There are various ways in which you can use opioids safely to prevent overdose. Take the drugs as prescribed by your doctor. Open up to your physician if you have had a history of addiction. In such a case, your health care provider can prescribe a less-addictive medication. While taking opioids, watch out for side effects like shortness of breath, loss of consciousness, and slower heart rate, and inform your doctor immediately.
If you have other underlying medical conditions, ask your physician whether it’s safe to take opioids. Never share your prescription with friends or family. Properly dispose of the opioids once you are done using them so that they don’t land in the wrong hands. You can flush the pills down the toilet or take them to pharmacies that provide drop-off boxes. Don’t leave your opioids in open cabinets accessible to everyone. Children may confuse them for candies and swallow the pills, or other family members might misuse them.
What to Do in Case of an Overdose
Opioid overdose is an emergency that requires immediate attention. If a person near you shows any of the above opioid overdose symptoms, shake that individual and shout to check for responsiveness. If you fail to get a response, try rubbing your knuckles on the victim’s breastbone.
Immediately call 911 to get medical assistance. No one will charge you for possession of an illegal drug while calling for help in case of an overdose. If the patient responds, try to keep him or her awake. Keep the victim in the recovery position. Have him or her lie on one side with the mouth facing downwards, one hand extending forward to support the head, and the other on the chest. For the leg on top, keep it bent and stabilized to prevent rolling onto the stomach.
Oxygen deprivation is a fatal issue with an overdose. Hence, you should ensure that the victim has an open airway free from obstructions. If you notice that the person isn’t breathing or if his or her pulse rate is very low, perform CPR. Place your hands on top of each other over the victim’s chest. Push them down vigorously at a rate of 100 times per minute.
Administer two rescue breaths, and then continue with compression. Tilt the person’s head backward, pinch the nose, and breathe into the mouth. Keep repeating the CPR cycle until the person exhibits signs of life.
If you have naloxone, you can give it to the victim. This is a lifesaving medication with the intended purpose to reverse the effects of opioid overdose. Read through the manufacturer’s instructions to learn how to administer the drug. You can either inject naloxone into the victim’s muscles or spray it through the nose to counter the effects of opioids in the body.
Naloxone mainly restores breathing and reverses sedation or unconsciousness. This will help buy some time before the emergency health service providers arrive. Naloxone will work within two to eight minutes, depending on the person’s metabolism.
Stay with the victim until the ambulance arrives. Once paramedics come, ensure that you tell them everything you know about the situation to help in treatment. After the patient receives medical care, it’s a good idea that he or she seeks help from a facility like First Recovery Center. This is particularly necessary if the overdose was due to an addiction or prescription drug abuse or if the patient has underlying mental issues.
At the facility, you will undergo either of the following programs:
1. Medical Detoxification
First Recovery Center provides a heroin addiction treatment program since this is one of the most commonly abused opioids. If the overdose victim has a history of addiction, he or she will first have to undergo detoxification. This process involves flushing out the drug’s toxins.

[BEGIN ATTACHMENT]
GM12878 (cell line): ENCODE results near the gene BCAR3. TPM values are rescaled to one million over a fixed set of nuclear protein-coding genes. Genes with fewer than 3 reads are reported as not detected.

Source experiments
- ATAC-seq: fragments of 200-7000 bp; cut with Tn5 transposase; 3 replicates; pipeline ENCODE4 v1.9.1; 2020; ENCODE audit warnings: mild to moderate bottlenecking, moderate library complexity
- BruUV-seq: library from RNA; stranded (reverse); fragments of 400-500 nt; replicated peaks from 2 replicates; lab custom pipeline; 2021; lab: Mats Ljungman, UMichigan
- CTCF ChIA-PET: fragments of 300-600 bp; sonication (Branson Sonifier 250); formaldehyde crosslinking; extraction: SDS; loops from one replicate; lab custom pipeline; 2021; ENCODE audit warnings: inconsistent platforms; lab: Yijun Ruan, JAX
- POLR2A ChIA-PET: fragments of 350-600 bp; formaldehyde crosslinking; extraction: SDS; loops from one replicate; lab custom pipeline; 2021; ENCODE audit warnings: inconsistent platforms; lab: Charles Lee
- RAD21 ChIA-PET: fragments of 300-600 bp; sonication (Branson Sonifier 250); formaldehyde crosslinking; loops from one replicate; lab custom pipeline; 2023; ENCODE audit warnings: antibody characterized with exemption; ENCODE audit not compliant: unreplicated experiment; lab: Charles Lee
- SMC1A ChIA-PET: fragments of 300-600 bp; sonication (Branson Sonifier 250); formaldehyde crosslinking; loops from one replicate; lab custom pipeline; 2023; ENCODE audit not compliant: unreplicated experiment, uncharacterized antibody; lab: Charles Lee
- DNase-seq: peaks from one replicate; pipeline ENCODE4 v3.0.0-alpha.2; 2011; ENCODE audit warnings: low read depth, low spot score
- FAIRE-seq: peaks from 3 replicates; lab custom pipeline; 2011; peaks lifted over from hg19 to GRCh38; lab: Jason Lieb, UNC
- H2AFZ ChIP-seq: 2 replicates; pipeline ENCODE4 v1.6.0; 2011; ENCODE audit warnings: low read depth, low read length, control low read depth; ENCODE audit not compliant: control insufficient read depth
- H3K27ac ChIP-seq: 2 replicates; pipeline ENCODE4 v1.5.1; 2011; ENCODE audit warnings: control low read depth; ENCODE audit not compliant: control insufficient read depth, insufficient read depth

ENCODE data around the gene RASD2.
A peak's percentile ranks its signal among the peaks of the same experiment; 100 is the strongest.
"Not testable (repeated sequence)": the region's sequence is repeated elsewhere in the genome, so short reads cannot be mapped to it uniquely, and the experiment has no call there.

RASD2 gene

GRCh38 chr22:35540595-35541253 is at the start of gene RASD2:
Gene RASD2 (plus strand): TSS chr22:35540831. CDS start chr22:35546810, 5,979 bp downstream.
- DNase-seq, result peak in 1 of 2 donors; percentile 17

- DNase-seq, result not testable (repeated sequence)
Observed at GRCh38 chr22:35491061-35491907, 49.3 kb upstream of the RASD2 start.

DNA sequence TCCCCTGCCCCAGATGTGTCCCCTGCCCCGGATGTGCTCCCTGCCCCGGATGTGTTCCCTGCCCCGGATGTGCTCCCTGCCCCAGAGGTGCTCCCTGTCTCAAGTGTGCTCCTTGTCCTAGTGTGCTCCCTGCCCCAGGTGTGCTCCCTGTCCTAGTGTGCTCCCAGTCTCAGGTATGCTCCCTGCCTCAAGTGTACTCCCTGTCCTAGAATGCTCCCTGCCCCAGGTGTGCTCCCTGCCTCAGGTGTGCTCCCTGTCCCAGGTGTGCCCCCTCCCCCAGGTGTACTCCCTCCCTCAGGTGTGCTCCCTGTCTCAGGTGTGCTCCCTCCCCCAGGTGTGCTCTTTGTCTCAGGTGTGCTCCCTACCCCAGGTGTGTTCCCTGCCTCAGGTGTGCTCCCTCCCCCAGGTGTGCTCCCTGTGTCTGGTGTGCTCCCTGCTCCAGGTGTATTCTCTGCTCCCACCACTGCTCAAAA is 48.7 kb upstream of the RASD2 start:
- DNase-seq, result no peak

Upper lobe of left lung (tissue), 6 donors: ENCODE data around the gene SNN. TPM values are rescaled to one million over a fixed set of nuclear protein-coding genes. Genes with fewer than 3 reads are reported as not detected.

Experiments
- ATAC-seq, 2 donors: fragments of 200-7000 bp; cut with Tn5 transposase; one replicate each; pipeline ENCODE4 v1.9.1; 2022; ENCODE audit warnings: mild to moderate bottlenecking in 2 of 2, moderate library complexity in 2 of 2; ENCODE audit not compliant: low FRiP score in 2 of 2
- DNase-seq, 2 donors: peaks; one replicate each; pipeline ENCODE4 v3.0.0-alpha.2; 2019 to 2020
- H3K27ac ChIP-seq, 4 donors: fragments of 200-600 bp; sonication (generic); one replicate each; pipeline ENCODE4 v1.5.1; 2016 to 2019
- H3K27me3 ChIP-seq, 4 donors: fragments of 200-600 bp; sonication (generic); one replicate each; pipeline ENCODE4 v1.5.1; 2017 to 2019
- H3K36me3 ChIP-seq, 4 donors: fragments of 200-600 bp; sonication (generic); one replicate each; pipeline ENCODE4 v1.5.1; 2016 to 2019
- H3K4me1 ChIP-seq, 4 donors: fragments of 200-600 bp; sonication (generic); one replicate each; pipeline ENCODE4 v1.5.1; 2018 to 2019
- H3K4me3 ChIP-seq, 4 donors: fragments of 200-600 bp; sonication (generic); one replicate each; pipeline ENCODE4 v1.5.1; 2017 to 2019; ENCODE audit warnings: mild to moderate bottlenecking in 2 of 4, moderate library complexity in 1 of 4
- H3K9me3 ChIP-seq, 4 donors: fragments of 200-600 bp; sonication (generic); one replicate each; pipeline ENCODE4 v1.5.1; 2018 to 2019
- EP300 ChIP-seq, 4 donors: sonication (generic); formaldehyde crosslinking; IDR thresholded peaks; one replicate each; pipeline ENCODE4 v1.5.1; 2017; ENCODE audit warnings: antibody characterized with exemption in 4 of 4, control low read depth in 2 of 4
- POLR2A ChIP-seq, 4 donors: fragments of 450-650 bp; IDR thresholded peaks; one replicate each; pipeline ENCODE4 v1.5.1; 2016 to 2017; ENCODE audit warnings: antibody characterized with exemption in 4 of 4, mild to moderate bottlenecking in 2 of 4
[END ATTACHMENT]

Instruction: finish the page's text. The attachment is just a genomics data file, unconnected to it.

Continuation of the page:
If you suddenly stop using opioids, you might experience withdrawal symptoms like muscle aches, nausea, diarrhea, and sweating. Our recovery center provides patients with a safe environment where medical practitioners constantly monitor them to manage withdrawal symptoms.
2. Inpatient Rehab
Once you visit First Recovery Center, you will undergo examination for a possible dual diagnosis of any other behavioral or mental disorders that could cause dependence or overdose. Depending on the nature of your condition, the doctor may advise that you opt for an inpatient program. For this treatment option, you live in the treatment center for a determined period.
While you are in our facility, you will receive 24/7 care, and the chances of relapse are minimal. You will undergo individual therapy sessions during which your counselor will help you better understand your condition. The main aim is for you to develop healthier coping strategies to guide you toward achieving long-term sobriety.
You will also participate in group therapy to interact with other people dealing with similar issues to yours. Therapy’s main aim is to address any traumatic life experience that could lead to opioid overdose or addiction. Your counselor will help you deal with anxiety and depression. You will also learn how to develop resilience from negative life circumstances.
3. Outpatient Treatment Program
First Recovery Center also offers an outpatient treatment program where patients reside at home and only come to the rehab facility for treatment at the agreed-upon time. For the day program, the patient should attend sessions at least five days a week.
The patient will participate in both individual and group therapies. This treatment program also involves family therapy. The counselor will help your family members better understand your situation to give you the necessary support that aids in recovery.
Death following opioid overdose is preventable if people can detect the symptoms early enough, give first aid, and seek medical help on time. Even if you take opioids for medical reasons, your family members should learn how to respond to an overdose because you are at risk. People who struggle with prescription drug abuse should seek help from facilities like First Recovery Center. Our institution offers addiction treatment for people struggling with substance use disorder to help them regain freedom from drug abuse and mental illnesses.